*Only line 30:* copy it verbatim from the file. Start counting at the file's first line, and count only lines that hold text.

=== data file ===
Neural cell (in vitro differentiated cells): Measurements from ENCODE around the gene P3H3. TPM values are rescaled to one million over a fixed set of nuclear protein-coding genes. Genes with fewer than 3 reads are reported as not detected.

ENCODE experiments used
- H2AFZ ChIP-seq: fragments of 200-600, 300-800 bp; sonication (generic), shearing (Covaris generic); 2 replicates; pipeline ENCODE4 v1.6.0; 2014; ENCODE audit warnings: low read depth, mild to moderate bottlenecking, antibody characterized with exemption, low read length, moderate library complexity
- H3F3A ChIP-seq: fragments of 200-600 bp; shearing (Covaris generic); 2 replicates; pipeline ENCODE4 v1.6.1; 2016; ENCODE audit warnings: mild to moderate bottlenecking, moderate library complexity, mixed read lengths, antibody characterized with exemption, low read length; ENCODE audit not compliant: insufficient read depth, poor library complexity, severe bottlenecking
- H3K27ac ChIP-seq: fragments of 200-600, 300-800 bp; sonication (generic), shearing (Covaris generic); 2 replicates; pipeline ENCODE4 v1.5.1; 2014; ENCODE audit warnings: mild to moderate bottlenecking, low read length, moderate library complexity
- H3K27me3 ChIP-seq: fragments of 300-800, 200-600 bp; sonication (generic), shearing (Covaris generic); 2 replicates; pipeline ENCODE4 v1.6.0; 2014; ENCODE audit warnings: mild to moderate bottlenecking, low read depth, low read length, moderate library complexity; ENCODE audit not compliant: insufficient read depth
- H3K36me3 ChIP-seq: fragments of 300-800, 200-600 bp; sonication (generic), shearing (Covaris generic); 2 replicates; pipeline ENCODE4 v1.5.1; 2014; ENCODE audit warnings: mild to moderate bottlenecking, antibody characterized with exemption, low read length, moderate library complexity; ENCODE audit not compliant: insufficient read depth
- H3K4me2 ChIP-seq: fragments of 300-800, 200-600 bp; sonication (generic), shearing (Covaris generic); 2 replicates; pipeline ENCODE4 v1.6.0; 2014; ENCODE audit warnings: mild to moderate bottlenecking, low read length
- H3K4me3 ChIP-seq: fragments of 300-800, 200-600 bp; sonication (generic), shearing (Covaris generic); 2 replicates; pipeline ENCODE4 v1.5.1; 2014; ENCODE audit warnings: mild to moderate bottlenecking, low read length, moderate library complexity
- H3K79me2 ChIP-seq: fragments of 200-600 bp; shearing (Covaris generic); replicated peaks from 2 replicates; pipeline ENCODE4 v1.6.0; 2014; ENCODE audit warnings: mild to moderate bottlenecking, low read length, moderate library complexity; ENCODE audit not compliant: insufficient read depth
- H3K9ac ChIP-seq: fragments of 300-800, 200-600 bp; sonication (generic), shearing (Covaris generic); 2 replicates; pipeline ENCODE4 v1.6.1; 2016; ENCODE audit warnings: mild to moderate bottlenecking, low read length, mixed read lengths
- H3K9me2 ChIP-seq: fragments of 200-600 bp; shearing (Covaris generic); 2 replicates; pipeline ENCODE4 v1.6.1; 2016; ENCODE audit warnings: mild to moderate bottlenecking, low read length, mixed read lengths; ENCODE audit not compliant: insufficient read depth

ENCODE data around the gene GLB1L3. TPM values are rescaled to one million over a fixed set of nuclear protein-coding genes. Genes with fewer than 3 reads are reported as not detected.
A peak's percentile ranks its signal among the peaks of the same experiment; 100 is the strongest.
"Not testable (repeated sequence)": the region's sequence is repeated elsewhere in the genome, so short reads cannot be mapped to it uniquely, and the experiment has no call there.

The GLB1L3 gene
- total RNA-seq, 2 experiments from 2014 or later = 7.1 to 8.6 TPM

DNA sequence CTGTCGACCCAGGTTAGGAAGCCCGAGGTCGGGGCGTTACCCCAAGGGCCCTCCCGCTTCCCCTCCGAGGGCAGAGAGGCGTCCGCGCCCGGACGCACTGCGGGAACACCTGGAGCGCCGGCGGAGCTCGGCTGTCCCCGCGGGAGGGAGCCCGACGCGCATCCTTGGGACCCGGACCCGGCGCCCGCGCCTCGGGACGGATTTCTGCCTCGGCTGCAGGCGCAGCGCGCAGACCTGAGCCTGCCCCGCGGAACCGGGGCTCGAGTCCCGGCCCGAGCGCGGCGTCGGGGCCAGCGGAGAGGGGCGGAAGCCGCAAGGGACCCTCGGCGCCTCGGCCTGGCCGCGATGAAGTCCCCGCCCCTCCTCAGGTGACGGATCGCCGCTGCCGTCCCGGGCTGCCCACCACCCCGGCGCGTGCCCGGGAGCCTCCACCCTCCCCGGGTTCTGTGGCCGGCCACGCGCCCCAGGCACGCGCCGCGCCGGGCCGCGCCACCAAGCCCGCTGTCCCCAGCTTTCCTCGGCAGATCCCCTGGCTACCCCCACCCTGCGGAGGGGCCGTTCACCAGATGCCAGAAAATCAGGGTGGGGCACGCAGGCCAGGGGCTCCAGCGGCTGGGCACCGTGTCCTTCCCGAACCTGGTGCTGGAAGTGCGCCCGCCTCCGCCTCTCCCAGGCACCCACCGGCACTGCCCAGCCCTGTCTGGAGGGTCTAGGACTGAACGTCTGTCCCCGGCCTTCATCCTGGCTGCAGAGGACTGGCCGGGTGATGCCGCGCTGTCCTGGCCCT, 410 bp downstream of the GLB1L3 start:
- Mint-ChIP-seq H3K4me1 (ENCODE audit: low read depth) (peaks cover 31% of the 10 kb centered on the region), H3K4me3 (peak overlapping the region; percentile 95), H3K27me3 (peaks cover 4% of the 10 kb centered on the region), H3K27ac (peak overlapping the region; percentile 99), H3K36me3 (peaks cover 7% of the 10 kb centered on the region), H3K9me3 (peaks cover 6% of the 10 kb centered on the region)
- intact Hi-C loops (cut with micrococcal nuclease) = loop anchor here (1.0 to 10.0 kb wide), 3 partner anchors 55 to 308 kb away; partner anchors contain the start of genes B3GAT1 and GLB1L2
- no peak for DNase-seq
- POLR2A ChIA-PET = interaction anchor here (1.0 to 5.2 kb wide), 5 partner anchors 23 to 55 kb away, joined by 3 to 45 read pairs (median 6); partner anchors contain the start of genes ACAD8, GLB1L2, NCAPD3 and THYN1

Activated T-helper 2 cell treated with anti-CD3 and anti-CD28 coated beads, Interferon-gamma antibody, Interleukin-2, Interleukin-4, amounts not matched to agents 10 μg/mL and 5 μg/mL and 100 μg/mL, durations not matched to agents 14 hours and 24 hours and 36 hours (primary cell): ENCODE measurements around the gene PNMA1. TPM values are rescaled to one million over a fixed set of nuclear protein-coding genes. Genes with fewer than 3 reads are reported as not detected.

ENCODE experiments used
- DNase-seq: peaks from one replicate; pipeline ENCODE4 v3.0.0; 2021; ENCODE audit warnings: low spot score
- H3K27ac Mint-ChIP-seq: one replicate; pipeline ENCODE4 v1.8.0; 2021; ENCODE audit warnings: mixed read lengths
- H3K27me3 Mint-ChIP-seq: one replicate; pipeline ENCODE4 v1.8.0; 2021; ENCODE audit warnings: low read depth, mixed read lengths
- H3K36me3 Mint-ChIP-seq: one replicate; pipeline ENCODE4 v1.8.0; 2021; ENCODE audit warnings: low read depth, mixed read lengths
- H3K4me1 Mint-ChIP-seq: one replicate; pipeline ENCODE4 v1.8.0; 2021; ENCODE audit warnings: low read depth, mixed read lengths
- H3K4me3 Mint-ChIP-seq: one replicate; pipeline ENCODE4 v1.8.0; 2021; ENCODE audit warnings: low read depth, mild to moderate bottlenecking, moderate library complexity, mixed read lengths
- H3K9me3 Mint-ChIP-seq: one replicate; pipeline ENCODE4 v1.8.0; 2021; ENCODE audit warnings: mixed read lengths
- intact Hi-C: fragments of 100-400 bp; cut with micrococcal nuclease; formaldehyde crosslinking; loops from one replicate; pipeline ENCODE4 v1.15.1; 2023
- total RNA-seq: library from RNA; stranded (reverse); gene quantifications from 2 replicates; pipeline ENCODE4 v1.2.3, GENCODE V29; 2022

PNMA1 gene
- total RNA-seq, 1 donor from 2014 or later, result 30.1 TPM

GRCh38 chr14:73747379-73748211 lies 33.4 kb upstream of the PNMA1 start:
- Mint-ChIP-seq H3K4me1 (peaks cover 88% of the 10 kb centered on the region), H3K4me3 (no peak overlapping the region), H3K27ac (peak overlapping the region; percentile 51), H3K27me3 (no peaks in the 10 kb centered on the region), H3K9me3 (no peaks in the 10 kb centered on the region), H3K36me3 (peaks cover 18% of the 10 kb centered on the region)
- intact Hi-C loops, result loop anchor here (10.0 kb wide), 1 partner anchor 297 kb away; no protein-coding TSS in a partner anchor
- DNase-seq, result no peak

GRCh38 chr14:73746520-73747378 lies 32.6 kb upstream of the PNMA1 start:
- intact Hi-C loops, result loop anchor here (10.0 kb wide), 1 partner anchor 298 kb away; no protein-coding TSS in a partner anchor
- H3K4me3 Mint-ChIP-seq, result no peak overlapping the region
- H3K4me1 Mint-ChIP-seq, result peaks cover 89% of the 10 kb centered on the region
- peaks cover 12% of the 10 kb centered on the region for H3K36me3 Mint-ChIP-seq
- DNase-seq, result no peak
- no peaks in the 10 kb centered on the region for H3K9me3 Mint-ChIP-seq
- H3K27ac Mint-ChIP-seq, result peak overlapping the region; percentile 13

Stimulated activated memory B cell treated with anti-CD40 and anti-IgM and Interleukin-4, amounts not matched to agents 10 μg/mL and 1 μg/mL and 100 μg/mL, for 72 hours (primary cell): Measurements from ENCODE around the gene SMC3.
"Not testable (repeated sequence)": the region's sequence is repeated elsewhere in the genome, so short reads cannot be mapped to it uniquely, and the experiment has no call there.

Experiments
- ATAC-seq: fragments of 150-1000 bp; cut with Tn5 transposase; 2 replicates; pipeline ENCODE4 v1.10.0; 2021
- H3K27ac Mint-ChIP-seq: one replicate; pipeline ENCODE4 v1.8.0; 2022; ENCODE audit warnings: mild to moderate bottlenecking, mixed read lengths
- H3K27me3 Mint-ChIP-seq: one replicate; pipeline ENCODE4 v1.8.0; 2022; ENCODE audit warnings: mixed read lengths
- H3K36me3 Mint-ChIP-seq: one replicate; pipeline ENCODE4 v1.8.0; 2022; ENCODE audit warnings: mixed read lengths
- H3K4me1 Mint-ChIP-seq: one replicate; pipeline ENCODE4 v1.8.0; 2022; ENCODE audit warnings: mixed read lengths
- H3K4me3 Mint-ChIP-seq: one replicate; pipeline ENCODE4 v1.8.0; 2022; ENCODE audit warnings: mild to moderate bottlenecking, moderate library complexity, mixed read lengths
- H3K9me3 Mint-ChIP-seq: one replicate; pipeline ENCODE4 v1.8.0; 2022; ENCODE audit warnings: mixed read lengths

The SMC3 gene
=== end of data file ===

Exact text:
- H3K4me3 Mint-ChIP-seq: one replicate; pipeline ENCODE4 v1.8.0; 2021; ENCODE audit warnings: low read depth, mild to moderate bottlenecking, moderate library complexity, mixed read lengths